Jay Glazer On ESPN Sourcing, "they have such a lying, cheating, stealing policy over there"
Jay Glazer broke the news earlier this week Johnny Manziel will start for the Browns in Week 15, specifically while on the set of Good Day LA. After the news began to trickle out, Glazer wasn’t very happy with the way ESPN handled his scoop, so he wrote a brief missive on social media calling out ESPN and its sourcing/attribution policy.
Glazer vs. ESPN is nothing new, but he did continue to bash the Worldwide Leader’s policy Thursday morning on the Rich Eisen Show saying, “when ESPN steals people’s work, yeah, I’m not going to sit by, I’m going to rip the hell out of them for it until they stop doing it.”
He continued, “Me and ESPN have battled about it for years, but they have such a lying, cheating, stealing policy over there. I don’t agree with lying, cheating and stealing in anything in life.” It’s worth listening to the whole clip which is embedded above. Glazer also mentioned how he was used by ESPN as a “source” when Sean Payton negotiated a contract extension with the Saints back in 2012 and talked about how others – such as CJ Nitkowski on the Yoenis Cespedes/Rick Porcello trade this morning – see their initial scoop turned into “reports” by ESPN. “It’s proper etiquette in life that you give the credit where credit is due. Quite frankly that’s how we all get judged in this business,” Glazer told Eisen.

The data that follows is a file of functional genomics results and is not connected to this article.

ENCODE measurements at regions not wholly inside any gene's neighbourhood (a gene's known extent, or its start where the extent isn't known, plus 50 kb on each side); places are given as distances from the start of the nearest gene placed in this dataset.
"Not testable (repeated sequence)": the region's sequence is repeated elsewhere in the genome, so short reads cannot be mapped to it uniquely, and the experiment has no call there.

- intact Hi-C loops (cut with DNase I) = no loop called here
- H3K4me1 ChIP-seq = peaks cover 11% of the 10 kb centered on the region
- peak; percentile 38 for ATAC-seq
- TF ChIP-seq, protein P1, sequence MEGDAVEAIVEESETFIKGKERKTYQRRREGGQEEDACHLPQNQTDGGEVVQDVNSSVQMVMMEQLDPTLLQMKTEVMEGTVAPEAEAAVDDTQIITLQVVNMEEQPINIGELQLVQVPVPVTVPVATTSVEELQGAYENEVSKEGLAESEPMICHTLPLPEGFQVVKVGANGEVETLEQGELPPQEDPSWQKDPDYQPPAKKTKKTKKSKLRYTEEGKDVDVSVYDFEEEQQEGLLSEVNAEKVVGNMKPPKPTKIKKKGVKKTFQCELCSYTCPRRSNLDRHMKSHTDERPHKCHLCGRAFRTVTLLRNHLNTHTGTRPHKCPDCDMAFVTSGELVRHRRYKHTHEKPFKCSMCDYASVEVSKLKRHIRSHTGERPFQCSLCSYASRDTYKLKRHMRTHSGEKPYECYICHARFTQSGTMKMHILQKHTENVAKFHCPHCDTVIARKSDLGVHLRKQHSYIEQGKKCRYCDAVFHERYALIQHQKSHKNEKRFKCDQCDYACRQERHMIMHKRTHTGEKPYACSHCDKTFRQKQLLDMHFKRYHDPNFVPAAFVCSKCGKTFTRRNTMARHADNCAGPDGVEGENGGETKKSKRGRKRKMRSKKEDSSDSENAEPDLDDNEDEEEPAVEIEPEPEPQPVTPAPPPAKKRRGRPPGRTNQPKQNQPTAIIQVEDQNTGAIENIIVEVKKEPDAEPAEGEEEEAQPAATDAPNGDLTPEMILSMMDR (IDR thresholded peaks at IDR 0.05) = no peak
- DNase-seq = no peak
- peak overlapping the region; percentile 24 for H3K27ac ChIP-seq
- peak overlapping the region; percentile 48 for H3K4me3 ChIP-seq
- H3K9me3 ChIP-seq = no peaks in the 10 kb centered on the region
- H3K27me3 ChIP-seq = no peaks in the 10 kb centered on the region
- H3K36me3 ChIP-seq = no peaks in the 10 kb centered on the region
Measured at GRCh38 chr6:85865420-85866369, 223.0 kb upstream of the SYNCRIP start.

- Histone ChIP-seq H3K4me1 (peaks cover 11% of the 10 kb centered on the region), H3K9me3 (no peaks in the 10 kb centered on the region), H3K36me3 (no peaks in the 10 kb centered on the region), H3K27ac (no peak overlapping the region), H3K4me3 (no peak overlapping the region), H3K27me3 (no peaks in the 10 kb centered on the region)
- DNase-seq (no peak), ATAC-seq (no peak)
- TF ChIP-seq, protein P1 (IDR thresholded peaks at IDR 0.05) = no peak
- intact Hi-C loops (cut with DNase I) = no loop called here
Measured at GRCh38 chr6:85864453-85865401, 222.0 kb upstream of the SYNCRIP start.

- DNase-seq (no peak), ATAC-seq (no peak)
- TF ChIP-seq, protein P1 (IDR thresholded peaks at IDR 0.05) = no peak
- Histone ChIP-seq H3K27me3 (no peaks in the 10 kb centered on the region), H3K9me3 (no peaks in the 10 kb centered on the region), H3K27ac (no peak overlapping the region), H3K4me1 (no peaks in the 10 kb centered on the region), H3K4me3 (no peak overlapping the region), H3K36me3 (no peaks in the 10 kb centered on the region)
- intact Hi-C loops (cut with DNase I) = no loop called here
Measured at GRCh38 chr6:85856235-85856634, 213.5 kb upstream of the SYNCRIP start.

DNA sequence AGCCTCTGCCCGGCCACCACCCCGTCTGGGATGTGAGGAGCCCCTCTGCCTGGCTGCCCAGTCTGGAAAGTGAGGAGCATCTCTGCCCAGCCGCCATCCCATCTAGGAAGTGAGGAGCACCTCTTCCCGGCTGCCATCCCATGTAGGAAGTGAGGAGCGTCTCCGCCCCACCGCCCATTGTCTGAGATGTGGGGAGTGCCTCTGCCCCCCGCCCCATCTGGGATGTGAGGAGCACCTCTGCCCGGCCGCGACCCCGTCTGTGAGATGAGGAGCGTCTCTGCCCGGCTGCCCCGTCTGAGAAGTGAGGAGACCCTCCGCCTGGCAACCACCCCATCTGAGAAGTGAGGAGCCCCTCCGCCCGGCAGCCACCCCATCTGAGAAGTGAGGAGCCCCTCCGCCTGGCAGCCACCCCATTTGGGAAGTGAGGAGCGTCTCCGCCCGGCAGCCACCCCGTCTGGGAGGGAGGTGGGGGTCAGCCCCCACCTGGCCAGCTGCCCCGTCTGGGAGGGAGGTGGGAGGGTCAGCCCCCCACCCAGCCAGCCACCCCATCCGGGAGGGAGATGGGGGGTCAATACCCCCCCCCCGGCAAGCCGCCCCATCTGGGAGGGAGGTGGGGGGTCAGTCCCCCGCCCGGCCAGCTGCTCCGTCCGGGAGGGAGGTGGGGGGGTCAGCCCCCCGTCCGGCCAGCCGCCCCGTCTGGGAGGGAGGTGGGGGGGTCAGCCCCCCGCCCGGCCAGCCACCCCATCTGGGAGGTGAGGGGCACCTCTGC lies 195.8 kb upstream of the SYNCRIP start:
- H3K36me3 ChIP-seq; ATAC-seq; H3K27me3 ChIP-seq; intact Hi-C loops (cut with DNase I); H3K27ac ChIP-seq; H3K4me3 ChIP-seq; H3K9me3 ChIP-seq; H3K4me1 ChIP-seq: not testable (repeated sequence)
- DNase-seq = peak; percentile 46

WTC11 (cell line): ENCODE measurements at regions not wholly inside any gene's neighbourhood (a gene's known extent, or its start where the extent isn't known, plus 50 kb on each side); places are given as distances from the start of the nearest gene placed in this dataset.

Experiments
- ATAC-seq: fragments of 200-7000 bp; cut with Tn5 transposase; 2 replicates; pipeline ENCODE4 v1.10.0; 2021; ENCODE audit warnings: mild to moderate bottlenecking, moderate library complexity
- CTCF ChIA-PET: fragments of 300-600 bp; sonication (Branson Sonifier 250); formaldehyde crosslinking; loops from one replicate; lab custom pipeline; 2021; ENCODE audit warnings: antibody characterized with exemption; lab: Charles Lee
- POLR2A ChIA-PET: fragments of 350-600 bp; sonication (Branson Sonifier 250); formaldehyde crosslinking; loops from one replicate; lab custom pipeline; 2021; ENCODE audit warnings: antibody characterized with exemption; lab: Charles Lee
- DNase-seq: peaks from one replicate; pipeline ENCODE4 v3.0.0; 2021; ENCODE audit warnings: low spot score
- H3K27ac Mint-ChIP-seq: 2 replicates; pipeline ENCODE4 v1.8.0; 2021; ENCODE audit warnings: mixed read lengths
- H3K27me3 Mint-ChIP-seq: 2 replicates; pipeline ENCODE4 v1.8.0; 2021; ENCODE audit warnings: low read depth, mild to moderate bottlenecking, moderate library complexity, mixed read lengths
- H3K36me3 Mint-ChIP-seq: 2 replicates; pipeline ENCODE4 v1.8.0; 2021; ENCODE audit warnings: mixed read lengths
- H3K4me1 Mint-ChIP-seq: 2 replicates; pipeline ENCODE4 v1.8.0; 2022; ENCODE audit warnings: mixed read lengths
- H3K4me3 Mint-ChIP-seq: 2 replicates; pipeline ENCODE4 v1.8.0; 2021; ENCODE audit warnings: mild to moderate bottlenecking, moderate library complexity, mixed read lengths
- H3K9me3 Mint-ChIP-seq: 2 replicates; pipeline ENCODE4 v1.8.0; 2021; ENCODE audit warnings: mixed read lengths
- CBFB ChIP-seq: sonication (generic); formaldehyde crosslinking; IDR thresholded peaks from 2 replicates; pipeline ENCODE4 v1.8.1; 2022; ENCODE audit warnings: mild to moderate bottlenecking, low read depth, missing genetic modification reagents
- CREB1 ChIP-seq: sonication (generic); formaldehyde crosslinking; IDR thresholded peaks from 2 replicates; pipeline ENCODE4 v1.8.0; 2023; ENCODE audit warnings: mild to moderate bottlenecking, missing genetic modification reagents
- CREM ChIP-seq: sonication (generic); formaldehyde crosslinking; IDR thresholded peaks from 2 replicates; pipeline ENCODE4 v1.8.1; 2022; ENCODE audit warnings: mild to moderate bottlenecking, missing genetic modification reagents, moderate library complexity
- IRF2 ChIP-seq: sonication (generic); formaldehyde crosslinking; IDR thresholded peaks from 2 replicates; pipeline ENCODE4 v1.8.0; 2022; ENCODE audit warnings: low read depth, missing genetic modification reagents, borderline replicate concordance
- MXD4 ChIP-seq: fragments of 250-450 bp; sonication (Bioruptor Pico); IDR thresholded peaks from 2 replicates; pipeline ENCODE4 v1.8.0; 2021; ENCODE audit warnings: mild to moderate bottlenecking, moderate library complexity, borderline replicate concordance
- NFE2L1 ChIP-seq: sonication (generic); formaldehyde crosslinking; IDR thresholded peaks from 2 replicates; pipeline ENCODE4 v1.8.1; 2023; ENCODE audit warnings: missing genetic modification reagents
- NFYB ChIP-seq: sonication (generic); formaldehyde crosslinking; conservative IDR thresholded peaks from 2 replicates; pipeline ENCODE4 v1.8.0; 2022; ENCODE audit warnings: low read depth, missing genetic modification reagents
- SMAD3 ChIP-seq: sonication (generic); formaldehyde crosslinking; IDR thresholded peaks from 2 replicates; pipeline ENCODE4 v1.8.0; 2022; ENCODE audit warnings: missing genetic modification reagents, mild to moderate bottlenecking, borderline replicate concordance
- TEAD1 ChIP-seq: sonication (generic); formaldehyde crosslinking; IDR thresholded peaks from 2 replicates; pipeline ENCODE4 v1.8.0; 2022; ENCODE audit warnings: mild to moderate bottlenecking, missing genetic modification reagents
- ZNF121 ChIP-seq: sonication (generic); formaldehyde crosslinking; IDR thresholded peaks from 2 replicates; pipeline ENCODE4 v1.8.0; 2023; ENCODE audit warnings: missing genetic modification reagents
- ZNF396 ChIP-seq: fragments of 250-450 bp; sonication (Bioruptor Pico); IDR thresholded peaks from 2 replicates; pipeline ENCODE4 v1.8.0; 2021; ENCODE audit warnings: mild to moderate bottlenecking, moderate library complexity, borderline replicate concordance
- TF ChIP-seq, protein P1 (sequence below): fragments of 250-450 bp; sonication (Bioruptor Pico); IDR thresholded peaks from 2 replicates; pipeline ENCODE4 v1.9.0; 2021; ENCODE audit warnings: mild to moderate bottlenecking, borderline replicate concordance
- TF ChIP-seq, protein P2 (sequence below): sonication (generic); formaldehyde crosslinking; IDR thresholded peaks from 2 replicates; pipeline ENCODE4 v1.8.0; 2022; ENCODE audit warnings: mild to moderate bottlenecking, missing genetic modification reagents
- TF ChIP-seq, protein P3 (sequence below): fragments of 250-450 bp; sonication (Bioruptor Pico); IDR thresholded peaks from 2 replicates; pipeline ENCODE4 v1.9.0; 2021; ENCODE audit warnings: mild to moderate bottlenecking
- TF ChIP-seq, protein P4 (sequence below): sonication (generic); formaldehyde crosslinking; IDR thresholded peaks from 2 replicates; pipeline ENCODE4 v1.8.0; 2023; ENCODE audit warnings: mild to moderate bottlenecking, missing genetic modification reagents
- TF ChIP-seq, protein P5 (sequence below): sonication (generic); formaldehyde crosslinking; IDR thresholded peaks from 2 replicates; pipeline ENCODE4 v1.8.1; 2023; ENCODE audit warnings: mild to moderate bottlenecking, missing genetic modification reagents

There are a couple ways to look at it here. If you’re not a inside-media person, they you probably don’t care very much and this sounds a lot like whining, which Glazer mentions people tell him on Twitter. In the instance of the Manziel news, eventually it’s going to come out for everyone to consume. At the end of the day once the news breaks, 9 out of 10 people probably aren’t going to care who or where it came from first.
On a media level, sourcing and giving credit is a much bigger deal since reporters are often judged on their scoops. Baseball reporters, for example, at the Winter Meetings this week are almost always fair about citing the person with the original news. Last year I wrote a piece about how Twitter changed the Winter Meeting and asked Ken Rosenthal about sourcing and crediting colleagues and he said, “It’s a question of simple fairness.”
As for ESPN? It changed its policy about sourcing in 2013, using the catch-all “media reports” for information not broken or gathered exclusively by its own employees. This policy still probably isn’t going to get Jay Glazer’s name on the bottom line crawl, even if Fox Sports is cited.
Something else to consider: the vast majority of modern day American sports fans consider ESPN the be-all, end-all for sports news, the network does need confirmation, even if it’s someone with the usually sterling track record of Adrian Wojnarowski.
Also, it’s 2014 with Twitter and 24-hour news. Once information is out there, anyone can conceivably do anything they so choose with it. Ideally, ethics and etiquette would come into play, allowing proper credit to go where it is due.